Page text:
Crossbows could shoot bolts just as far as longbows, but were impossible to reload as quickly. The concentration necessary, as well as the odd position the wielder had to bend into in order to draw back the bowstring (foot in the stirrup at the end, engaging a lever or crank, or using a claw strapped to the waist) left the crossbowmen open to attack. Hence the pavise, a large curved shield placed on the ground and able to stand on its own via props, provided a barrier that the crossbowmen could hide behind while reloading.
These shields ranged in size from 16 to 20 inches (42 to 45 cm) wide, and 22 to 42 inches (57 to 107 cm) high. The larger size weighed roughly 17 pounds (7569 g).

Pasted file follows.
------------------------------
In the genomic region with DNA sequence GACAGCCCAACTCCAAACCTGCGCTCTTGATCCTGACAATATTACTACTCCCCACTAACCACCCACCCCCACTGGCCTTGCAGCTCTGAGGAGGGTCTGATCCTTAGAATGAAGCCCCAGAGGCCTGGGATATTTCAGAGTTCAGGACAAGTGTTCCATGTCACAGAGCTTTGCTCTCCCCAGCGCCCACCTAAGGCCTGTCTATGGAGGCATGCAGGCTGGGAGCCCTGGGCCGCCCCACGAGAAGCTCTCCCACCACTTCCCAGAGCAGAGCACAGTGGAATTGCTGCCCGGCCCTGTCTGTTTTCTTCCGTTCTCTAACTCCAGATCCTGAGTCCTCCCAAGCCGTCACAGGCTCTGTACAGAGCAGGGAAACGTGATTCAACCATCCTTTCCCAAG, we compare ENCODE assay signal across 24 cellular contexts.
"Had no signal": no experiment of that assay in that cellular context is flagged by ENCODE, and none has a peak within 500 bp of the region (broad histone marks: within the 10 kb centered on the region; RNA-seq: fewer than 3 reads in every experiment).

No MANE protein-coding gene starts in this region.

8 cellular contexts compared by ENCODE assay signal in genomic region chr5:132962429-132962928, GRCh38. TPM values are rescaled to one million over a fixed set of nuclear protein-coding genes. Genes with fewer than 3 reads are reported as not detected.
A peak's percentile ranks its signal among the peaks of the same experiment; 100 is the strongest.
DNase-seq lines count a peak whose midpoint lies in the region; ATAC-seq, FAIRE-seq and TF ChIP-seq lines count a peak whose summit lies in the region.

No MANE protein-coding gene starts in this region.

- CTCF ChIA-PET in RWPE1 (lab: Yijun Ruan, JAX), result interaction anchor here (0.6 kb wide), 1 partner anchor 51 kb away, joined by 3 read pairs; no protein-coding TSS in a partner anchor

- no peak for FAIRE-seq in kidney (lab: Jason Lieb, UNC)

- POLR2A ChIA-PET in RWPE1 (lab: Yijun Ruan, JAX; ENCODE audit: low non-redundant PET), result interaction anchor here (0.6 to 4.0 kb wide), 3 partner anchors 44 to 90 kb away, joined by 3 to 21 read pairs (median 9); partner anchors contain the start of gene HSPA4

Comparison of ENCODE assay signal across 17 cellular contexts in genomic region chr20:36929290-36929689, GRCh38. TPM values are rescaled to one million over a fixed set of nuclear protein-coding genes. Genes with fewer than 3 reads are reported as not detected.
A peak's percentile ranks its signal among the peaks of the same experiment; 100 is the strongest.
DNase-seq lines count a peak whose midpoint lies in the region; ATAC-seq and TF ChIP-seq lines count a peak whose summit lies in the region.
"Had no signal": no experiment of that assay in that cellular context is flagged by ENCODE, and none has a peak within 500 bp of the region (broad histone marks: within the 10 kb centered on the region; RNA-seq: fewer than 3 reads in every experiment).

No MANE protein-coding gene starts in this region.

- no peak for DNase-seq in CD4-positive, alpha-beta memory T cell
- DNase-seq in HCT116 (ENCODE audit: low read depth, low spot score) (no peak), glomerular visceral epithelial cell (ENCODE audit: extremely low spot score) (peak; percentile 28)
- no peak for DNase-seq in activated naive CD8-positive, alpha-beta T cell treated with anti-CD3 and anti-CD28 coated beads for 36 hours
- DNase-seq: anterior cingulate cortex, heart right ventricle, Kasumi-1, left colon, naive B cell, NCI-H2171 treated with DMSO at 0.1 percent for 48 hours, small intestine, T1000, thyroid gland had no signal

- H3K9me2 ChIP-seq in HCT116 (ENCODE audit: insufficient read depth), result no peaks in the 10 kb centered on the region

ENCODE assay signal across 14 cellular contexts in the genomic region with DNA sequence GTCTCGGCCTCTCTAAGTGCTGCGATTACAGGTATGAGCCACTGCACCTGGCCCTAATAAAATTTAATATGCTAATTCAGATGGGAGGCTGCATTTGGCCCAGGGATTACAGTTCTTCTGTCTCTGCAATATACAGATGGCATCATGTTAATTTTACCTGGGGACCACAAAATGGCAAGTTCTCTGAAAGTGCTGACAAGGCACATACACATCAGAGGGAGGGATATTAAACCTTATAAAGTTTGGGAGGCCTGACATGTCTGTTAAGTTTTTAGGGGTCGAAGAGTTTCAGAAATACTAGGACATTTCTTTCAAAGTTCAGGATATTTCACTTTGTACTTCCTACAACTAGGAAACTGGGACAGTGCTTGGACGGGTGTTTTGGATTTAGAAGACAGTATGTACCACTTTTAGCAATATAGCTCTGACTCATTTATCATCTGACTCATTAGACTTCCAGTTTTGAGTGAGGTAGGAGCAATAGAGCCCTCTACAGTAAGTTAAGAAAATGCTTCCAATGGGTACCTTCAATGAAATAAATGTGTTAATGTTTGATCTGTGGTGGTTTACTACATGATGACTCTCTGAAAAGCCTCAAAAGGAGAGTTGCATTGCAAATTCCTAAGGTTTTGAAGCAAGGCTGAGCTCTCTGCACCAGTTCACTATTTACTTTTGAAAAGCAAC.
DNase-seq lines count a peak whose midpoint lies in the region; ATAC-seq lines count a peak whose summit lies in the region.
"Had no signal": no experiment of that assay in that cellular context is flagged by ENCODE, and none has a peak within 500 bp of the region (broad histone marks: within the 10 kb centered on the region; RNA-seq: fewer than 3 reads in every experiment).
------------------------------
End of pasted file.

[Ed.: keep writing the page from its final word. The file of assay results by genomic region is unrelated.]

Pavises were first employed by the Genoese crossbowmen, the highly experienced professional soldiers from Genoa, Italy. Knights despised crossbows, as the bolts could pierce even the finest armor. So deadly were crossbows in fact, the Pope outlawed them at one time. Popular in the 14th and 15th centuries, pavises were carried on the backs of the crossbowmen, set down, then moved closer as the battle progressed. Often times, a second man, called a paviser, moved the shield, freeing the crossbowman of the burden. Thus, these shields were large enough to protect one to three men, protecting them as they took turns hiding and firing. An ingenious invention, provided that the pavises were not stuck on the baggage wagons like they were at the Battle of Crecy (1346), where, unprotected, the Genoese crossbowmen took a beating first from the opposing English army, and then from the French nobles who had recruited them.